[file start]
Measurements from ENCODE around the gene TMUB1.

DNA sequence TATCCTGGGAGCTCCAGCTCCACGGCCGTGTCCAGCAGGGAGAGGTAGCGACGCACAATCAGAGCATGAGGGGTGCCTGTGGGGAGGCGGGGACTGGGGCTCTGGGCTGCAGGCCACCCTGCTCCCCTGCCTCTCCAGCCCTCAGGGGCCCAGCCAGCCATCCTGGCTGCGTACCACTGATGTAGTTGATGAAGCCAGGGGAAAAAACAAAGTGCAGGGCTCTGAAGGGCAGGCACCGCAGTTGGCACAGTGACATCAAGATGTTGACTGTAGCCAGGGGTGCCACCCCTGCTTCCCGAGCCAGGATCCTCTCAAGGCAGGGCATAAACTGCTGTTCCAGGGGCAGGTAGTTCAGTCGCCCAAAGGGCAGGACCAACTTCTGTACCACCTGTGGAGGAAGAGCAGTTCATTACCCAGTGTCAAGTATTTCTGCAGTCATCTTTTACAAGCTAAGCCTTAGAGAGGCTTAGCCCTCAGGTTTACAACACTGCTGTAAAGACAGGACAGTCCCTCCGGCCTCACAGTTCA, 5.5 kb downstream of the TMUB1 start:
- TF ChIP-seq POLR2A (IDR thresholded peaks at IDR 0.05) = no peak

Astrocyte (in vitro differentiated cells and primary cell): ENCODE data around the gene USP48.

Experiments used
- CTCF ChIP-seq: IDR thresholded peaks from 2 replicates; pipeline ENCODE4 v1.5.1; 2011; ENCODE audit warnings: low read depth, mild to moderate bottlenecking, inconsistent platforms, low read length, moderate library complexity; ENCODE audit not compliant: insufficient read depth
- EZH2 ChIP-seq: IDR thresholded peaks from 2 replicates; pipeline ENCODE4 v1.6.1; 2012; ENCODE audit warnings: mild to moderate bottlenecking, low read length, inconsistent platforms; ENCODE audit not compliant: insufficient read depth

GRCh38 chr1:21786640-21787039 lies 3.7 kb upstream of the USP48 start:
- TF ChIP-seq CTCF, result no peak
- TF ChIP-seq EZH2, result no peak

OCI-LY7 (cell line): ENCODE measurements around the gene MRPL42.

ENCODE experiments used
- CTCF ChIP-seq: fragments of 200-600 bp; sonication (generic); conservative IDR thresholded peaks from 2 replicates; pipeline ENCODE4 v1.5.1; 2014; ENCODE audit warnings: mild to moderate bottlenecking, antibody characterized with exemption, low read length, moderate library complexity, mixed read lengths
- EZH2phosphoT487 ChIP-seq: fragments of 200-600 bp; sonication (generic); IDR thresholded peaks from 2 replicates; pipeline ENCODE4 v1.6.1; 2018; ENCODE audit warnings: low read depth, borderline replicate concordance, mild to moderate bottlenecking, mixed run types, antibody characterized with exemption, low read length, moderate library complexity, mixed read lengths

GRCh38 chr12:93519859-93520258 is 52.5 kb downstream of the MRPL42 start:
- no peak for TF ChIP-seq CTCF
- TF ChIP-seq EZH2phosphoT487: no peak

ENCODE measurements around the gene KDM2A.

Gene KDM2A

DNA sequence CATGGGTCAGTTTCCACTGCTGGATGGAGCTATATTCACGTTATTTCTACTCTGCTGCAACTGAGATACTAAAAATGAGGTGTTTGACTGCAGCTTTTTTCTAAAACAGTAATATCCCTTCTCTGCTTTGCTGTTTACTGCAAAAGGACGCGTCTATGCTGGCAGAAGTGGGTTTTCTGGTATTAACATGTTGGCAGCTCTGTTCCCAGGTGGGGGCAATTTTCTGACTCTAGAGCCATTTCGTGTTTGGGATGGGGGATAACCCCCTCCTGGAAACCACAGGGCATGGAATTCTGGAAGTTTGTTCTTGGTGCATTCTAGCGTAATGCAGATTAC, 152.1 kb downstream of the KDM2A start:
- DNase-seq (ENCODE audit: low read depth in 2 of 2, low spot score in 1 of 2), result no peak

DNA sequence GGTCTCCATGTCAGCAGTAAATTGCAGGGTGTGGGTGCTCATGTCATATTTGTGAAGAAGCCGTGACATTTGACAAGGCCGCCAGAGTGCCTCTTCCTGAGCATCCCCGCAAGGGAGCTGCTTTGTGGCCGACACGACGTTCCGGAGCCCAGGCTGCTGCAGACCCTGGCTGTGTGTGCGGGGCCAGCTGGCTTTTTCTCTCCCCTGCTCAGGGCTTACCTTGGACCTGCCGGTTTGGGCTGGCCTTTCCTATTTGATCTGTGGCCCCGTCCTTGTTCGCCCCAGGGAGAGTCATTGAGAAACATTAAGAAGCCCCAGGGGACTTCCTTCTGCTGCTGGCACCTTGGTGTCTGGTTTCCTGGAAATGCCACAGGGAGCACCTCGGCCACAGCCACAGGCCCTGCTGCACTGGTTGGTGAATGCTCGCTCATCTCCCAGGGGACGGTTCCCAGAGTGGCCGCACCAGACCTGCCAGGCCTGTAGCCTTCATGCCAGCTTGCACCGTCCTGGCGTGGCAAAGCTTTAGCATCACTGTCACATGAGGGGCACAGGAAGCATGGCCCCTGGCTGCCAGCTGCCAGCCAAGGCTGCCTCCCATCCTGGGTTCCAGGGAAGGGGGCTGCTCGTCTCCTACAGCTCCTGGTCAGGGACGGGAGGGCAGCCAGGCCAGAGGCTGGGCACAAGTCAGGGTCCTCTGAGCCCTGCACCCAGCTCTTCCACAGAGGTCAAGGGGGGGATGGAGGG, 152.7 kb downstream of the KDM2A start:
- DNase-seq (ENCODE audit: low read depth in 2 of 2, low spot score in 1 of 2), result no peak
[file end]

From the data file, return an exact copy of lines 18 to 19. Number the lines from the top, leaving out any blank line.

ENCODE measurements around the gene KDM2A.

Gene KDM2A